If you’ve got an unfinished basement, you have got a good candidate for an entertainment room, family room, workout facility, craft or wood shop. The only thing you have to do is finish it out.
First, Be Sure You are Water-Proofed
The first step you will want to do is to make sure that you have a fully waterproofed basement has been. You must ensure that there is no moisture coming through the basement floors or walls.
There are basement waterproofing companies out there that specialize in this and can come out to your home and make a survey with a moisture meter.
If you need some moisture proofing, the specialist will be able to provide that service or recommend a basement waterproofing service in your area. Once the entire basement passes muster, you can begin the process of framing a basement wall.
Framing Your Exterior Walls
You will do your wall framing with 2” X 4” lumber. Always select the straightest, truest boards. There are three parts to the wall – the bottom plate (horizontal, on the floor, against the concrete wall), the top plate (the bottom plate’s complement, nailed to the underside of the ceiling joists), and the studs (vertical, toenailed to the bottom plate and top plate).
Nail down your bottom plate. You can use a powder actuated nail gun which drives nails using a .22 caliber blank or with a hammer and concrete nails. The powder actuated gun is preferable; it will save you a lot of elbow grease and the simple ones that you fire by whacking it with a hammer are very inexpensive. ALWAYS use safety glasses.
Now nail up the top plate. Once again, there are two methods to do this; you can either hammer it up or use a nail gun. The nail gun is your best bet because hammering upside down gets old rather fast. Use two nails per ceiling joist. Unlike the bottom plate, you will have to cut the 2” X 4” every now and then to make it break in the middle of a joist.
Now, starting in a corner, stand up a stud against the wall between the top plate and bottom plate. Toe nail it to the top plate and the bottom plate.
Nail another stud to that stud, the 2” side of the first stud to the 4” side of the second.
Now nail a third stud so that its 2” side is also touching the 4” side of the first stud and its 4” side if contacting the 4” side of the second stud. It is a little hard to explain without illustrations but try it – the point is that the resulting intersection of the studs matches the intersection formed by the bottom and top plates (90 degrees). This is so your drywall will have nailing surfaces.
Filling in the Studs
Do the stud layout now. Starting with your tape measure on the floor in the corner, extend it along the bottom plate and mark the plate ever 16”. This will be the center of the stud. Continue around the basement.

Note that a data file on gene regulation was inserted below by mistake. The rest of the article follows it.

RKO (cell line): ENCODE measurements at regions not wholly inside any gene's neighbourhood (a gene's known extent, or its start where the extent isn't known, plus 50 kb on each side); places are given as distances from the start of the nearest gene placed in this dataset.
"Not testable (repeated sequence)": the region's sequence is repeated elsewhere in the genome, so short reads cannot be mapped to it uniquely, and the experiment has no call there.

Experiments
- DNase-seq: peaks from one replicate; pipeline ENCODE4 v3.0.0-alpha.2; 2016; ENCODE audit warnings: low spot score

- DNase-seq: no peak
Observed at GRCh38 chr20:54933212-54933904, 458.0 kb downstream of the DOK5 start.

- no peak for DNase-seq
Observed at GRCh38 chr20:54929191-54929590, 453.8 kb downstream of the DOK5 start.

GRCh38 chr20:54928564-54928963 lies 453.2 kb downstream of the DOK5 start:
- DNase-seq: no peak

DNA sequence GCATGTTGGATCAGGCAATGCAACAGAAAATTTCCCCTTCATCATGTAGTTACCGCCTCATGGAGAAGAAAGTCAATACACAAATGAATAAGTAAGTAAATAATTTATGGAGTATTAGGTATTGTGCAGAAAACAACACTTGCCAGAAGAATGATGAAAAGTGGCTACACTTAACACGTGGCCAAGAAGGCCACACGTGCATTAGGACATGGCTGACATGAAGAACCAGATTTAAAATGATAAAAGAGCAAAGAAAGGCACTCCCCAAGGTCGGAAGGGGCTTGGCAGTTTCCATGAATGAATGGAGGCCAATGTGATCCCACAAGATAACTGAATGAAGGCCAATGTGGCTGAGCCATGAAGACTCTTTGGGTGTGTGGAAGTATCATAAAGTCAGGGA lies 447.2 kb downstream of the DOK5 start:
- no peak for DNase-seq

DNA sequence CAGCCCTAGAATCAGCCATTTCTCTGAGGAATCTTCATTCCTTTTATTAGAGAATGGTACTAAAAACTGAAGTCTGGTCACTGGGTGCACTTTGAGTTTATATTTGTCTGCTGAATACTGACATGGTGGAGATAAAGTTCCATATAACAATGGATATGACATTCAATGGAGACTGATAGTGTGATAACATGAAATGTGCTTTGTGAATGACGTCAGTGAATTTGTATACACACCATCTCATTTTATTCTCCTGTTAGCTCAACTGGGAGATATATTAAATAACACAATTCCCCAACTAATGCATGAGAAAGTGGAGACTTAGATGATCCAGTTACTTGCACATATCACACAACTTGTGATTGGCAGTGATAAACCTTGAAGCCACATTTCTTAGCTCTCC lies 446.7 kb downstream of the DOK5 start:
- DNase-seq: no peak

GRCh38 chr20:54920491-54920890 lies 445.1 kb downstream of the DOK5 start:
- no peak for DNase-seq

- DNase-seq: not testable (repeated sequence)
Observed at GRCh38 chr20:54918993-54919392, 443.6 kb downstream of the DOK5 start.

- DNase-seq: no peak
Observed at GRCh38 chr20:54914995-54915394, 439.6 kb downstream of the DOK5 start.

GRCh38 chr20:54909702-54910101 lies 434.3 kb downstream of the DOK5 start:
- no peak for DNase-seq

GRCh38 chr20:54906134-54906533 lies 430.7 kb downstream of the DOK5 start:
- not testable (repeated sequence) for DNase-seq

It doesn’t matter what you end up with in each opposing corner; what counts is that you start with 16”. Go back to the corner you began at and cut the stud so that it fits snug but now bowing.
Toe nail it at the bottom, plumb it with a 4′ level and toe nail it at the top. Now you can hook your tape measure to that stud and mark the others on 16” and the rest of the studs should also be plumb.
Lay Out Your Electrical Outlets
Do you already have electrical outlets everywhere you need them on the perimeter walls? Most likely not if your basement is currently unfinished. Even if you have them they might need to be relocated so they can be secured to the framing studs.
Unless you are very familiar with electrical work, it is highly recommended that you consult with a licensed Journeyman Electrician. In addition, you probably need to secure an electrical permit from your city in order to install additional electrical circuits. Another thing to remember is that you will have to conform to your local building codes.
Building Your Interior Partitions
Interior basement walls are easier to build on the ground and stand up. Measure the floor to ceiling at several spots so that you can take the shortest height for the wall a use spacing shims where you need to.
Before you stand the wall framing up, strike a chalk line on the floor so you know where the wall goes. Use the 3-4-5 method to ensure that you are perpendicular with the exterior wall.
It the wall is going the opposite direction as the ceiling joists, there’s plenty to nail to. If not, you will need to add 2” X 4” nailers between the joists.